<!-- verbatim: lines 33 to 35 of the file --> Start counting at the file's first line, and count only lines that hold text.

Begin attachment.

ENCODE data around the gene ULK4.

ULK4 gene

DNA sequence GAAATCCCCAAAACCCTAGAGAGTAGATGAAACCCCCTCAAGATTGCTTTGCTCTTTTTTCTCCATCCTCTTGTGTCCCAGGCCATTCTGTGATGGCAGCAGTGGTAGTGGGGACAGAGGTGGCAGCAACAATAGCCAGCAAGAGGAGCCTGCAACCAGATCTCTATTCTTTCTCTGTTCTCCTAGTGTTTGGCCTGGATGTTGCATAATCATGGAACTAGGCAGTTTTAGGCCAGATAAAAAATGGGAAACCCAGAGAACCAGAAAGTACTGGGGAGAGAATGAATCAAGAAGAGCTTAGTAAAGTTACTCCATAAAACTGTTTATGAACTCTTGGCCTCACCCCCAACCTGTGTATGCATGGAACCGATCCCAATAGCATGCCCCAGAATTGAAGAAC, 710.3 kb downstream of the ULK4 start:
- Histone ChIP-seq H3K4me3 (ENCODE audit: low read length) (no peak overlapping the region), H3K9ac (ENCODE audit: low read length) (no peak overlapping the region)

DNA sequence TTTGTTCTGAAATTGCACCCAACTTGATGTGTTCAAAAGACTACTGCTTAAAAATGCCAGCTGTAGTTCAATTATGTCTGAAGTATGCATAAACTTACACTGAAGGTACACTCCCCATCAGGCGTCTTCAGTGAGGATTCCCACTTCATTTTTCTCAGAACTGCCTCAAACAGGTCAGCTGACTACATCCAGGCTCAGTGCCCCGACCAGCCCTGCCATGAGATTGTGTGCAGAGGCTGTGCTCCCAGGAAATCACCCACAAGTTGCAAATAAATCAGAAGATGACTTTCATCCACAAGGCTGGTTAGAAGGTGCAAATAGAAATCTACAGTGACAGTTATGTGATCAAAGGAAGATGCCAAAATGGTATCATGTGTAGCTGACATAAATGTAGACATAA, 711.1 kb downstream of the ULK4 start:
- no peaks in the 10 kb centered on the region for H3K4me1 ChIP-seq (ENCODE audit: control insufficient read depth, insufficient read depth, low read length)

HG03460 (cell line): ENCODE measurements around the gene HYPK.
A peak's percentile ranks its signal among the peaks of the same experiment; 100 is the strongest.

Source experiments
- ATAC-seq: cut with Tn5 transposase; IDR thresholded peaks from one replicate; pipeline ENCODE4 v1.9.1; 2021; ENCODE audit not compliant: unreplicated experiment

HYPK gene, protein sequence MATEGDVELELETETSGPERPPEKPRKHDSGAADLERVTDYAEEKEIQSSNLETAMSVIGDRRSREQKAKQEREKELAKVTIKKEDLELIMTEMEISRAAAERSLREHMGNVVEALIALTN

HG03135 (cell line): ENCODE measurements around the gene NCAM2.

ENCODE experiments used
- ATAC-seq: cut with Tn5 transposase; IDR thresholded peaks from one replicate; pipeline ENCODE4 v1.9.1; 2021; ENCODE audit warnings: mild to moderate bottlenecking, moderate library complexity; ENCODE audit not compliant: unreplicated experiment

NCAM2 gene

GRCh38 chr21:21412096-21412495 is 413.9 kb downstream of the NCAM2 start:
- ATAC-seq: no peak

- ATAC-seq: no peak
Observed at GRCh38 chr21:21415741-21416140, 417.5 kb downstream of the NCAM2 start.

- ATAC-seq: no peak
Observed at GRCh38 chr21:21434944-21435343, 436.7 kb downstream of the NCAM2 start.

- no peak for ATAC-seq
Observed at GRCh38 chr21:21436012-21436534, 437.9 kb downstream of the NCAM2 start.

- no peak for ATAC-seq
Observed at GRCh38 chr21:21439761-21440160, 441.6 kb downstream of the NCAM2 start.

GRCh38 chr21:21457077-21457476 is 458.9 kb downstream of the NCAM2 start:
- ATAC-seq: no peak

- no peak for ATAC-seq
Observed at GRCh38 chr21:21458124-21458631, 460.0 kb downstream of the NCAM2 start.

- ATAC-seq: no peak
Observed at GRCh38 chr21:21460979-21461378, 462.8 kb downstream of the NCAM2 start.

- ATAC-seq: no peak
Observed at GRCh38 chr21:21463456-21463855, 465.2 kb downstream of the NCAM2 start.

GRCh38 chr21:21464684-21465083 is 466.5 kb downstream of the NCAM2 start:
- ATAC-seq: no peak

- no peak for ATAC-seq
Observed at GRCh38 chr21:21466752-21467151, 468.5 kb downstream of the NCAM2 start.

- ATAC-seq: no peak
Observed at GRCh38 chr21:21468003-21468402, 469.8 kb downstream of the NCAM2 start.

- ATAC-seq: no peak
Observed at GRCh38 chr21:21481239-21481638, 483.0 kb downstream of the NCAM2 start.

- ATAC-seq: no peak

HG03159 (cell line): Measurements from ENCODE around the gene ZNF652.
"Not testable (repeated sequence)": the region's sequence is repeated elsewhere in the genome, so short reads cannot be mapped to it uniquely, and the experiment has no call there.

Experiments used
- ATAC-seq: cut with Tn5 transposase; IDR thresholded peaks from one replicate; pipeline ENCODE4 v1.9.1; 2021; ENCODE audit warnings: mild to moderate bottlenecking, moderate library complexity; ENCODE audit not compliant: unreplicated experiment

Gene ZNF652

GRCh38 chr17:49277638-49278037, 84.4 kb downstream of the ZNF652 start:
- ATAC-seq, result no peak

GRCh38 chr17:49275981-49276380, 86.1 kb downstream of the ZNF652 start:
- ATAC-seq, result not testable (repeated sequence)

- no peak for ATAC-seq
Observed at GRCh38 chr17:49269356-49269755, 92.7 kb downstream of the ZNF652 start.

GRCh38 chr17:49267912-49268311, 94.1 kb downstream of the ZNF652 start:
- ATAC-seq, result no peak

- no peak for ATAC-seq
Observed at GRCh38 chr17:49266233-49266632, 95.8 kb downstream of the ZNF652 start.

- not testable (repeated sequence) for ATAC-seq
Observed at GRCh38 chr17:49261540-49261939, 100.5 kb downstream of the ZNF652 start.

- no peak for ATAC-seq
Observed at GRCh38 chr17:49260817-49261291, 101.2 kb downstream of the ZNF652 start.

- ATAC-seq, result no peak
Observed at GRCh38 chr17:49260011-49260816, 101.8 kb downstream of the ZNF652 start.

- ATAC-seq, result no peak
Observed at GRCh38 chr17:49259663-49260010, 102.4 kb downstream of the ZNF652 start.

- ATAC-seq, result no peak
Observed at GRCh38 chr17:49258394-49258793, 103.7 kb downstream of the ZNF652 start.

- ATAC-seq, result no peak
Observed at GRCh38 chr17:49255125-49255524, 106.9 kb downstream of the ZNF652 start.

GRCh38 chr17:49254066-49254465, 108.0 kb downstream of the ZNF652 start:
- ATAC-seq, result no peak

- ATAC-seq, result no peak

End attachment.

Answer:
Observed at GRCh38 chr21:21463456-21463855, 465.2 kb downstream of the NCAM2 start.

GRCh38 chr21:21464684-21465083 is 466.5 kb downstream of the NCAM2 start:
- ATAC-seq: no peak